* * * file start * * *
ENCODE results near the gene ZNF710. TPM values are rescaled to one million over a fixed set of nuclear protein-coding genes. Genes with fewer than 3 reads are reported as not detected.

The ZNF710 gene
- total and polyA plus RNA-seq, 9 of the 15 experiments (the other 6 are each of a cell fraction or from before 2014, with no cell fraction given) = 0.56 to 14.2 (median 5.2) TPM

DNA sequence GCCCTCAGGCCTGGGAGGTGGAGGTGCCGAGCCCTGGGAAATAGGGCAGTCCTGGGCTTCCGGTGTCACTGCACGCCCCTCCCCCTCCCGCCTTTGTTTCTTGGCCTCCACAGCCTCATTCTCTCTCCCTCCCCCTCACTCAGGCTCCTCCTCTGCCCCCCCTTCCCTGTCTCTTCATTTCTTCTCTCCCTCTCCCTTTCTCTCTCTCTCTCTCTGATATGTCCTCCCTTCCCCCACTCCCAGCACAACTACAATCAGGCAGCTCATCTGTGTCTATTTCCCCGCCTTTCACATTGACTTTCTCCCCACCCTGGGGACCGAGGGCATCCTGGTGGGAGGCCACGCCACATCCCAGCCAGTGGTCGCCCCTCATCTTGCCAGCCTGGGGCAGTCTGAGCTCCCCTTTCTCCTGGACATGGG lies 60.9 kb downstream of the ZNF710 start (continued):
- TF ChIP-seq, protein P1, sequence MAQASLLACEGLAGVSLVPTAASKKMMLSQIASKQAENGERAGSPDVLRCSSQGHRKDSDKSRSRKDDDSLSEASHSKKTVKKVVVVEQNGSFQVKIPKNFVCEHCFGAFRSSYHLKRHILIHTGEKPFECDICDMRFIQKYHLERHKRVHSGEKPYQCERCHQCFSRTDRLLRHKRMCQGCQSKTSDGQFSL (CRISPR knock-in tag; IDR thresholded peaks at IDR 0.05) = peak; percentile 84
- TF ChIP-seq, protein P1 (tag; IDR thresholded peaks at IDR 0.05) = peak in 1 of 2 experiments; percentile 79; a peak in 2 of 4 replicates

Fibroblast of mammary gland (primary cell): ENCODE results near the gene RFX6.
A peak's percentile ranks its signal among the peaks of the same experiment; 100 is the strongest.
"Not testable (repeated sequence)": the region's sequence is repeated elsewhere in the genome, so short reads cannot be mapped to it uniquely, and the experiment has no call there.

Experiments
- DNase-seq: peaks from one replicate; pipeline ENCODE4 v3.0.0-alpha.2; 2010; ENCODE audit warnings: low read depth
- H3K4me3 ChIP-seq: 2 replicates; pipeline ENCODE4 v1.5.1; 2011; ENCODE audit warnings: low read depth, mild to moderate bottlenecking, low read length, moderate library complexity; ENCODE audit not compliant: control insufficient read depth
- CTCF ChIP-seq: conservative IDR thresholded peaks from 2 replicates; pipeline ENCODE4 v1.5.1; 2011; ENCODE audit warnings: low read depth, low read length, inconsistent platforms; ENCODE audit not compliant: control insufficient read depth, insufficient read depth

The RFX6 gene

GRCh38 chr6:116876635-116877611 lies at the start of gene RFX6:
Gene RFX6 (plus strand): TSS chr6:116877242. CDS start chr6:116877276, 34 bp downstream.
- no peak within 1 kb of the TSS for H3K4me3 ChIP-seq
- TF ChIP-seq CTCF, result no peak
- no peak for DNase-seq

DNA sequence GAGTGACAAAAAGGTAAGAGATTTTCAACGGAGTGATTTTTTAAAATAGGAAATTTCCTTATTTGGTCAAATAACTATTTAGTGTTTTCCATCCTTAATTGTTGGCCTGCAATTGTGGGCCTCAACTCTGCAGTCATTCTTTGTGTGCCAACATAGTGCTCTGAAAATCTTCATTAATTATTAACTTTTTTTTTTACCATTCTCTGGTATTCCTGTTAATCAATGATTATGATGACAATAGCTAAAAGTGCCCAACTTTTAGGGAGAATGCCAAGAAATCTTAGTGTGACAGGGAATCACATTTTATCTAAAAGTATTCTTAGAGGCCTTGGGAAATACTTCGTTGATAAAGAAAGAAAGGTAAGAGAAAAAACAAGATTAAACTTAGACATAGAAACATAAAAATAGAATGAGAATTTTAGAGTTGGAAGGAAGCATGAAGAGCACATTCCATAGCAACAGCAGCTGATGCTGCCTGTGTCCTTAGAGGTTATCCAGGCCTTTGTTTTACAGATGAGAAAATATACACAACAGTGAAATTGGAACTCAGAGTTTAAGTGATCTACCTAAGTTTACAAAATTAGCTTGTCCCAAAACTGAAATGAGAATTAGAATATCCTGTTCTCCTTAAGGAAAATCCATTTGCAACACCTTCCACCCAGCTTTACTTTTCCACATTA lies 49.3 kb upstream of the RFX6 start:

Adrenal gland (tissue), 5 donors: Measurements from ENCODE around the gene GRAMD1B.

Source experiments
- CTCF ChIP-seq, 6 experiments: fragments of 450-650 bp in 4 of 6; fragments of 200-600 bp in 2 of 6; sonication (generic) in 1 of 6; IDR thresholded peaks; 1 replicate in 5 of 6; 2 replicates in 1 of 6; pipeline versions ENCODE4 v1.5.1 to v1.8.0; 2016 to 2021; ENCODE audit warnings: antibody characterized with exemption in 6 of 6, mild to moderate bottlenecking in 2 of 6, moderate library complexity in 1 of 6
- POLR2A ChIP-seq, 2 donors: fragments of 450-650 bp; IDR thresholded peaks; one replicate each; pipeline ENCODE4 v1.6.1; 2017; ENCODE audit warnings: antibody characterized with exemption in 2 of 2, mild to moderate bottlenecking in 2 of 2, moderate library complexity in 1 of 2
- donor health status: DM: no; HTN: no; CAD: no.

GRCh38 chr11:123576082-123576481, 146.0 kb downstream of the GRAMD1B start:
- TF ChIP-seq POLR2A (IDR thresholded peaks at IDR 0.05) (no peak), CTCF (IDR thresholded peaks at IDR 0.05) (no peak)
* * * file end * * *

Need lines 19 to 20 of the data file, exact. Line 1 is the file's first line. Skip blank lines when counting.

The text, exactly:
- no peak for DNase-seq

DNA sequence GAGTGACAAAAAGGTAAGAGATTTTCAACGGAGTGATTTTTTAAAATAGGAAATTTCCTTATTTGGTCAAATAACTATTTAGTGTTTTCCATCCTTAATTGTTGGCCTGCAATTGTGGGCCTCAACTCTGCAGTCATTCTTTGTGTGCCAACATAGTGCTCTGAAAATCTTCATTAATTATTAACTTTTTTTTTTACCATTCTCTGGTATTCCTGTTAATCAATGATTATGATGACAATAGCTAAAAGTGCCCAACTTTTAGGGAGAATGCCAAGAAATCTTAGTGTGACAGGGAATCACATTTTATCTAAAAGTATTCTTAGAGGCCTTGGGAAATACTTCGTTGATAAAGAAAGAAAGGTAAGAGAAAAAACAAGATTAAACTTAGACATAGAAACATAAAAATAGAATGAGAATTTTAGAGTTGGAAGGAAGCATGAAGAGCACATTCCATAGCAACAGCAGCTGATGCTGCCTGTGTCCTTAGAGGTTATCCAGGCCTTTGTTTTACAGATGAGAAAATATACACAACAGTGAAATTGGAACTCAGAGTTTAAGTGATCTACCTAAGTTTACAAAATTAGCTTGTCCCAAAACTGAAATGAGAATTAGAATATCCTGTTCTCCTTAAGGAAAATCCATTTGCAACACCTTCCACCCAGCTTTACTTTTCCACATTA lies 49.3 kb upstream of the RFX6 start: